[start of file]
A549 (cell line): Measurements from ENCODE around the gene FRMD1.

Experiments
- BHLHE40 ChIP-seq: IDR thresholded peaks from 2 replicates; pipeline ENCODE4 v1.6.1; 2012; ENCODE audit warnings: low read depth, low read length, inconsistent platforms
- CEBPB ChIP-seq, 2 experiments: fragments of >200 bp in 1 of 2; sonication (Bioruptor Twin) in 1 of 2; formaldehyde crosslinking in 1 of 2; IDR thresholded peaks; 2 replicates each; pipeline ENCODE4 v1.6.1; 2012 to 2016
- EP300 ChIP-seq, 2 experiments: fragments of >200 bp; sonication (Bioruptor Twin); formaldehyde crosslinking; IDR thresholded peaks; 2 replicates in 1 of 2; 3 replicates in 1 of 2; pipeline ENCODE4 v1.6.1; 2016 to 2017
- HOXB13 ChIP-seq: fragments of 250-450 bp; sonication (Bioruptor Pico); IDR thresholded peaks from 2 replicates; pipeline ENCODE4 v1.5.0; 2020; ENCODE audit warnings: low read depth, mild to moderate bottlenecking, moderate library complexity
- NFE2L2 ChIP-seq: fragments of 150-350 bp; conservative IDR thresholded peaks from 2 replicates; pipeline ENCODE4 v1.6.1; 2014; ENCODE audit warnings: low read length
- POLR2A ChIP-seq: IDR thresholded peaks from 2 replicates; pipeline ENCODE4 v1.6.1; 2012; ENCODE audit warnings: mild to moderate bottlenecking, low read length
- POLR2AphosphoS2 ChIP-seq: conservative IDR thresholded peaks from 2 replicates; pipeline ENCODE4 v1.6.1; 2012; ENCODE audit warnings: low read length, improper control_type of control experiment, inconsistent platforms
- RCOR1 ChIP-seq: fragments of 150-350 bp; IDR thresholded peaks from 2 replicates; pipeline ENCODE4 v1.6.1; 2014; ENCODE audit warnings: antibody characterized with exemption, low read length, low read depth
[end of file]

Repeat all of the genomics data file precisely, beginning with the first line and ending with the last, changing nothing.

A549 (cell line): Measurements from ENCODE around the gene FRMD1.

Experiments
- BHLHE40 ChIP-seq: IDR thresholded peaks from 2 replicates; pipeline ENCODE4 v1.6.1; 2012; ENCODE audit warnings: low read depth, low read length, inconsistent platforms
- CEBPB ChIP-seq, 2 experiments: fragments of >200 bp in 1 of 2; sonication (Bioruptor Twin) in 1 of 2; formaldehyde crosslinking in 1 of 2; IDR thresholded peaks; 2 replicates each; pipeline ENCODE4 v1.6.1; 2012 to 2016
- EP300 ChIP-seq, 2 experiments: fragments of >200 bp; sonication (Bioruptor Twin); formaldehyde crosslinking; IDR thresholded peaks; 2 replicates in 1 of 2; 3 replicates in 1 of 2; pipeline ENCODE4 v1.6.1; 2016 to 2017
- HOXB13 ChIP-seq: fragments of 250-450 bp; sonication (Bioruptor Pico); IDR thresholded peaks from 2 replicates; pipeline ENCODE4 v1.5.0; 2020; ENCODE audit warnings: low read depth, mild to moderate bottlenecking, moderate library complexity
- NFE2L2 ChIP-seq: fragments of 150-350 bp; conservative IDR thresholded peaks from 2 replicates; pipeline ENCODE4 v1.6.1; 2014; ENCODE audit warnings: low read length
- POLR2A ChIP-seq: IDR thresholded peaks from 2 replicates; pipeline ENCODE4 v1.6.1; 2012; ENCODE audit warnings: mild to moderate bottlenecking, low read length
- POLR2AphosphoS2 ChIP-seq: conservative IDR thresholded peaks from 2 replicates; pipeline ENCODE4 v1.6.1; 2012; ENCODE audit warnings: low read length, improper control_type of control experiment, inconsistent platforms
- RCOR1 ChIP-seq: fragments of 150-350 bp; IDR thresholded peaks from 2 replicates; pipeline ENCODE4 v1.6.1; 2014; ENCODE audit warnings: antibody characterized with exemption, low read length, low read depth